FMBR Editorial: Oct, 2005
The Brain's Mirror
William C. Gough
A number of years ago I started attending a martial arts class taught by Gregory Yau, a Shaolin master. The martial arts can be viewed as effective combat systems, sophisticated meditative disciplines, or as an integration of both approaches. Greg taught a style of gung-fu, a generic term for acquired skill, based upon techniques developed at the Shaolin Temple in China that date back to the sixth century. His focus was upon the spiritual dimensions. My intention was to observe the details of the body movements to understand how slight changes in the movement pattern altered the effectiveness of the training. I was in effect a "scientific observer" once a week of the practices and the training videos that Greg played and gave me. However, I was in for a surprise. My physical strength and well being were being enhanced by merely observing. When Greg and his students tested my grounding it was as solid as theirs and blows to my arm were painless to me but hurt the "attacker." This greatly surprised the young students since I was in my 70s and essentially not doing the practices. A side effect was that a skipping heart beat that had existed for decades disappeared.
I was never able to satisfactorily explain what was happening. However, recent research on a "mirror" mechanism built into our brain has shed some light on the effects that I was experiencing. There has been discovered a class of neurons in the brain called "mirror neurons" that have the amazing ability to transmit electrical impulses not only during the execution of a particular action, but also during observation of the equivalent action being carried out by someone else. Neuron activity in the brain has been found to mirror not only movements but also intentions, sensations, and emotions of those around us. For example, you are watching a movie and on the screen you see a tarantula moving across the pillow towards a man in bed. If you get the creeps as you watch the tarantula crawl up the man's arm, it's because the scene activates the same neurons that would be responding if the tarantula were crawling up your arm -- your brain translates what you are observing into sensations.
Neuroscientists have documented this type of brain mirroring first in monkeys and later in humans. Researchers have used functional magnetic resonance imaging (fMRI) and other techniques to investigate brain mirroring and have identified mirror-like activity in several regions of the human brain. The research findings also suggest that the mirror neurons encode particular observed actions in context-dependent ways -- in effect the brain's mirroring allows one to understand another's intentions -- for example, are you moving your arm to get food to eat or to get a non-food object?
Our brain's mirroring ability enables us to learn from watching others. It is an important real-life survival skill -- in fact people with autism and related disorders tend to have abnormalities in their brain's mirroring system. Today's electronic technology bombards us with a magnitude of images that human brains have never experienced before -- we are creating an artificial visual "reality." The effects can be either positive or negative upon our bodies and emotions. Continuous repetition is considered essential in advertising, sports, and spiritual practices -- it is a technique to imprint or "rewire" the brain. Repeated observation of the sacred gung-fu movements strengthens me. However, what happens to the brains and bodies of young men, women, and children who are repeatedly observing and experiencing the violence and horrors of war and terrorism in areas like Iraq, Palestine, and the Sudan? And what is happening to the be brains of our children as they watch the increasing levels of violence being projected via our television, movies and computer games? Only through understanding and our intentions can we use the mind mirroring process to guide us towards a more humane future.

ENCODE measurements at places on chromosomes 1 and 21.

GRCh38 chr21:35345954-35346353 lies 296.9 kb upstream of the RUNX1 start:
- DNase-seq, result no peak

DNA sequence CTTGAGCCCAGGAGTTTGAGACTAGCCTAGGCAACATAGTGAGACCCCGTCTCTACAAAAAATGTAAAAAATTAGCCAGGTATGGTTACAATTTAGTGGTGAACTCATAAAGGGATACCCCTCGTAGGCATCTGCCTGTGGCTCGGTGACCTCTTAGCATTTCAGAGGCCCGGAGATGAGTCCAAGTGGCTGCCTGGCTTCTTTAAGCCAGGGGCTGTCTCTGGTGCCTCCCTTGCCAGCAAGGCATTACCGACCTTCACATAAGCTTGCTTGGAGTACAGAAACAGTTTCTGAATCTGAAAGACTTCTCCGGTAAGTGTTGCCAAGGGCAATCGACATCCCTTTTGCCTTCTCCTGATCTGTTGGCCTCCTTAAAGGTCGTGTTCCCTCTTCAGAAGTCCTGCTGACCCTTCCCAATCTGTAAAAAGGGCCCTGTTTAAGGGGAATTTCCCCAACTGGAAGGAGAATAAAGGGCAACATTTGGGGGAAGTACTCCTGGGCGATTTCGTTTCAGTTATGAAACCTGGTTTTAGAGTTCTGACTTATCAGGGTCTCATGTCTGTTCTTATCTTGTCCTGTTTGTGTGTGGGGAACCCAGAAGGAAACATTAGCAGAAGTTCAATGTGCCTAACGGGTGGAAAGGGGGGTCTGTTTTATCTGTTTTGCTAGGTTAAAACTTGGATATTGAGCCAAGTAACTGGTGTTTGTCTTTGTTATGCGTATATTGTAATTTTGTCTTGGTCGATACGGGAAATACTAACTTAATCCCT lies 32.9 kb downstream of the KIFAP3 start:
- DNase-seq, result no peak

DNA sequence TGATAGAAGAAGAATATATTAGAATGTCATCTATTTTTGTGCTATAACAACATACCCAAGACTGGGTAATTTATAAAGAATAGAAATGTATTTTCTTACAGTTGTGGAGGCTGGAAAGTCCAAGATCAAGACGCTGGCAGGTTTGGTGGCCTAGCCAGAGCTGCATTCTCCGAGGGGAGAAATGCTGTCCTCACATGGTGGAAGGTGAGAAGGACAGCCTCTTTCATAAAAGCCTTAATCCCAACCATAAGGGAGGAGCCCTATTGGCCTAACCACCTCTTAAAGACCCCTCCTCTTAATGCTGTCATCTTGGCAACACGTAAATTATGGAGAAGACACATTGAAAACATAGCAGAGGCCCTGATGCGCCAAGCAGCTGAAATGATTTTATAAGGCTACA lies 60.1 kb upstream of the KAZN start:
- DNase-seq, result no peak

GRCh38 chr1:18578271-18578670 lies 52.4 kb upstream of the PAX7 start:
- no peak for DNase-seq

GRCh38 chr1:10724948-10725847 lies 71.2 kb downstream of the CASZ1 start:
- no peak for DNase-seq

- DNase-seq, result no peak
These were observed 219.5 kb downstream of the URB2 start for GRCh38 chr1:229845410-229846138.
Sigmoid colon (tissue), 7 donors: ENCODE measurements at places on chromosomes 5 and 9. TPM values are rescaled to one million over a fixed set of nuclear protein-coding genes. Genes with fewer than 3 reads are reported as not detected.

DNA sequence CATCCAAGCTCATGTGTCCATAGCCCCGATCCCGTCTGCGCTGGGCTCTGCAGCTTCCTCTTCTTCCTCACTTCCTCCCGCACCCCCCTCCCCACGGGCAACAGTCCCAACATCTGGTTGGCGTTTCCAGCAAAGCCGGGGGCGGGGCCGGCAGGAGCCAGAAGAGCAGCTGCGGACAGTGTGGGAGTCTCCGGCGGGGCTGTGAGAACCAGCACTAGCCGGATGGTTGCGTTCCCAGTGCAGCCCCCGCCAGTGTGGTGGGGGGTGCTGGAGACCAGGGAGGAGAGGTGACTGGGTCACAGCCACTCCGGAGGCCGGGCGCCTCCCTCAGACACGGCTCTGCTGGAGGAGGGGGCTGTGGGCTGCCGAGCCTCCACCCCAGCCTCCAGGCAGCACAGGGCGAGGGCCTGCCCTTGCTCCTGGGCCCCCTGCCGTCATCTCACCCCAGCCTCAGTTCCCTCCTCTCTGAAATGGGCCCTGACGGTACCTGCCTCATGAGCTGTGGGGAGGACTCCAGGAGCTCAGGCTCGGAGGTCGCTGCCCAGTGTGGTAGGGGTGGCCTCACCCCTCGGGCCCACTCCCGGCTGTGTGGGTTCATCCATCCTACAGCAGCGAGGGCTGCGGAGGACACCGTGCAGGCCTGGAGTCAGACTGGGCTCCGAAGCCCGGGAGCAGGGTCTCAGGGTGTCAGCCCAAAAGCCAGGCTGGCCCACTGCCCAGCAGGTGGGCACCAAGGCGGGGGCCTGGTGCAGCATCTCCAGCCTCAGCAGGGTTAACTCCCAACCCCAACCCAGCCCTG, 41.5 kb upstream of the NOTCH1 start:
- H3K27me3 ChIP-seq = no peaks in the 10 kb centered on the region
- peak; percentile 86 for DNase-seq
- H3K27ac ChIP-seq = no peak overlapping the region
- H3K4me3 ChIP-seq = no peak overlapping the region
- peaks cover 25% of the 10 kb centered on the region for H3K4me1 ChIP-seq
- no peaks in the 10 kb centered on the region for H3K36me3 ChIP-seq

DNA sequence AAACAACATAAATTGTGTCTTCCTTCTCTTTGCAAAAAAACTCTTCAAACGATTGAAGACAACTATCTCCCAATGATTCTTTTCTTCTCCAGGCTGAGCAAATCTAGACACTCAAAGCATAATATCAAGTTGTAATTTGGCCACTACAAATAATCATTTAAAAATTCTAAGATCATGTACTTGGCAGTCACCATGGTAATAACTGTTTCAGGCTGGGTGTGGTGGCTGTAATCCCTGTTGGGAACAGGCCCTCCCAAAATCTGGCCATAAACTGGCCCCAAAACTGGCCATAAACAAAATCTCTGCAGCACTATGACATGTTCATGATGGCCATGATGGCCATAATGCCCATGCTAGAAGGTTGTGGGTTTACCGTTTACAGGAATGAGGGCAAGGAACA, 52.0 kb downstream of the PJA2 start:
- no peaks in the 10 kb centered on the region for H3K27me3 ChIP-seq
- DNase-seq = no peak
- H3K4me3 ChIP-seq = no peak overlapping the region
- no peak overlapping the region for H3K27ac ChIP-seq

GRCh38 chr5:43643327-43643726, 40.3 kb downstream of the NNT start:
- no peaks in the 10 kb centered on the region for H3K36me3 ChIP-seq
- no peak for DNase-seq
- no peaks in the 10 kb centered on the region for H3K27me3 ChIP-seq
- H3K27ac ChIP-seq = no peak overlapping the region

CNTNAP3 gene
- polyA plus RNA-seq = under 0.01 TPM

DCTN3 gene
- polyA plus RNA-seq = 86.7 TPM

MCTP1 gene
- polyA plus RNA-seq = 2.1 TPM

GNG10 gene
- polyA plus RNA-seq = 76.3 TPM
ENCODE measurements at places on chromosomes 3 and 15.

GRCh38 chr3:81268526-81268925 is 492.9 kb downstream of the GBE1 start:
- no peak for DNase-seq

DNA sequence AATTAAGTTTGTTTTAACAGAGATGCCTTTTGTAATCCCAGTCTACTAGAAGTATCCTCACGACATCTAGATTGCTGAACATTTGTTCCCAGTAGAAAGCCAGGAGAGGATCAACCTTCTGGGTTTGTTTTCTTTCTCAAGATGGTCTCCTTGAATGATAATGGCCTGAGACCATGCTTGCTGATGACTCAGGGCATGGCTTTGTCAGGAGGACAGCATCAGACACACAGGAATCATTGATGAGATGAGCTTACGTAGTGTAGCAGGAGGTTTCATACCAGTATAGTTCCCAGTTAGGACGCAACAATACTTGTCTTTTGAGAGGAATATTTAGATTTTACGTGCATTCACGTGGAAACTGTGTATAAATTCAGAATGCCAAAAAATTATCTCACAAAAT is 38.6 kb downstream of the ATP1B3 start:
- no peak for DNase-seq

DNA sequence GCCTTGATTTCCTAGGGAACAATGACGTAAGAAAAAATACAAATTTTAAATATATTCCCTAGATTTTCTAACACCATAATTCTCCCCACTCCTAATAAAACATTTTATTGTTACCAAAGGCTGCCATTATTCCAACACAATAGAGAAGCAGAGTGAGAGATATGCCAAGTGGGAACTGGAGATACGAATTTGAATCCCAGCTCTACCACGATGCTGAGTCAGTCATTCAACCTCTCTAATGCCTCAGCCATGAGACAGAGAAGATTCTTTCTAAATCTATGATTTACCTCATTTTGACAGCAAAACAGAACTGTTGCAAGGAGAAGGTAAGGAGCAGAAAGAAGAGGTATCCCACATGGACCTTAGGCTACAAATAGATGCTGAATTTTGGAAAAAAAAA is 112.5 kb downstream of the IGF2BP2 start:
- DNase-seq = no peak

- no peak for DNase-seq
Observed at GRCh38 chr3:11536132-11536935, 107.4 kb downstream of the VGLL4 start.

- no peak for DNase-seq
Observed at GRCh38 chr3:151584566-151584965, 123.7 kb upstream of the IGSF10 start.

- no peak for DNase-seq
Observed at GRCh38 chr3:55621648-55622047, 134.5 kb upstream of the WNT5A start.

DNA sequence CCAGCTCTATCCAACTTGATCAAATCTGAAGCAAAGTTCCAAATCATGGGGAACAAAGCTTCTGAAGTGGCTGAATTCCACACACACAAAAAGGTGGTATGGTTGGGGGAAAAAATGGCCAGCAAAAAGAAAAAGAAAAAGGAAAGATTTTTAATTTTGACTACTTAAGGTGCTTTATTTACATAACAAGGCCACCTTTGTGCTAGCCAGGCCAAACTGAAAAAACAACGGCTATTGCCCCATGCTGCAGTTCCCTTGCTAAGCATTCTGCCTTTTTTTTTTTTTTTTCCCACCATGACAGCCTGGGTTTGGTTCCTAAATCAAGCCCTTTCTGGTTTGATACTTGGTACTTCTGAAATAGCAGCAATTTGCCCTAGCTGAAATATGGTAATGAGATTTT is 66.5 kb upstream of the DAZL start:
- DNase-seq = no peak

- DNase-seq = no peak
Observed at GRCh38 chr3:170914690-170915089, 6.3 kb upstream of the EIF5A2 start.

William C. Gough, FMBR Chairman of the Board; October, 2005
Michael Maliszewski, Spiritual Dimensions of the Martial Arts, Charles E. Tuttle co., Rutland, VT, 1996, pp. 43-51. This is an extensive study of the spiritual aspects of fighting arts around the world.
Emily Arnold McCully, Beautiful Warrior: The Legend of the Nun's Kung Fu, Scholastic Press, NY, 1998. This is a beautiful children's book based upon the Shaolin history and technique that tells the story of a young girl in 17th century China.
Kiyoshi Nakahara and Yasushi Miyashita, "Understanding Intentions: Through the Looking Glass," Science, Vol 308, April 29, 2005, pp.644-645.
L.Fogassi, P.F.Ferrari, B.Gesierich, S.Rozzi, F.Chersi, G.Rizzolatti, "Parietal Lobe: From Action Organization to Intention Understanding," Science, Vol 308, April 29, 2005, pp.662-666.
Greg Miller, "Reflecting on Another's Mind: Mirror Mechanisms Built Into the Brain May Help Us Understand Each Other," Science, Vol 308, May 13, 2005, pp.945-947.